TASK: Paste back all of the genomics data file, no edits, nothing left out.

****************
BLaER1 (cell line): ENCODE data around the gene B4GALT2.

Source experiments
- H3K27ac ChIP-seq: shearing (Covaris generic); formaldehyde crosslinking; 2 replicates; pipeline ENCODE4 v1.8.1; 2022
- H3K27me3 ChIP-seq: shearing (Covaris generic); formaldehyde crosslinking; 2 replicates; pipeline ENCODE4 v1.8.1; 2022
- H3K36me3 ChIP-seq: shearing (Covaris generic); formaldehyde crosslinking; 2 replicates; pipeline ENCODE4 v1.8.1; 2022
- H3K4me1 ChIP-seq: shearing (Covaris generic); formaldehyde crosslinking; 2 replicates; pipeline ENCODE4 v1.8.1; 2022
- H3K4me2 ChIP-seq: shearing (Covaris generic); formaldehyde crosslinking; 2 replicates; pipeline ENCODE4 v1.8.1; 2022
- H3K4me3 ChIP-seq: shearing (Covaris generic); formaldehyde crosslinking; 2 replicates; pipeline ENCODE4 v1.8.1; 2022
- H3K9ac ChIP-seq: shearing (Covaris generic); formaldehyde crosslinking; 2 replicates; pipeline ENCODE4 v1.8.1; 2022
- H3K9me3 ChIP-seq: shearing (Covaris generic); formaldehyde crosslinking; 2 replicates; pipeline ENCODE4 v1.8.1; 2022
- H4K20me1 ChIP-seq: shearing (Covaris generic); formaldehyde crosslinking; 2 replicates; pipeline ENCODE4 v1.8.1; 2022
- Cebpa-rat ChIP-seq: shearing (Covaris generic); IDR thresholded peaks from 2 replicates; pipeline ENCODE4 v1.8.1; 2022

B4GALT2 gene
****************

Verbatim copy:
BLaER1 (cell line): ENCODE data around the gene B4GALT2.

Source experiments
- H3K27ac ChIP-seq: shearing (Covaris generic); formaldehyde crosslinking; 2 replicates; pipeline ENCODE4 v1.8.1; 2022
- H3K27me3 ChIP-seq: shearing (Covaris generic); formaldehyde crosslinking; 2 replicates; pipeline ENCODE4 v1.8.1; 2022
- H3K36me3 ChIP-seq: shearing (Covaris generic); formaldehyde crosslinking; 2 replicates; pipeline ENCODE4 v1.8.1; 2022
- H3K4me1 ChIP-seq: shearing (Covaris generic); formaldehyde crosslinking; 2 replicates; pipeline ENCODE4 v1.8.1; 2022
- H3K4me2 ChIP-seq: shearing (Covaris generic); formaldehyde crosslinking; 2 replicates; pipeline ENCODE4 v1.8.1; 2022
- H3K4me3 ChIP-seq: shearing (Covaris generic); formaldehyde crosslinking; 2 replicates; pipeline ENCODE4 v1.8.1; 2022
- H3K9ac ChIP-seq: shearing (Covaris generic); formaldehyde crosslinking; 2 replicates; pipeline ENCODE4 v1.8.1; 2022
- H3K9me3 ChIP-seq: shearing (Covaris generic); formaldehyde crosslinking; 2 replicates; pipeline ENCODE4 v1.8.1; 2022
- H4K20me1 ChIP-seq: shearing (Covaris generic); formaldehyde crosslinking; 2 replicates; pipeline ENCODE4 v1.8.1; 2022
- Cebpa-rat ChIP-seq: shearing (Covaris generic); IDR thresholded peaks from 2 replicates; pipeline ENCODE4 v1.8.1; 2022

B4GALT2 gene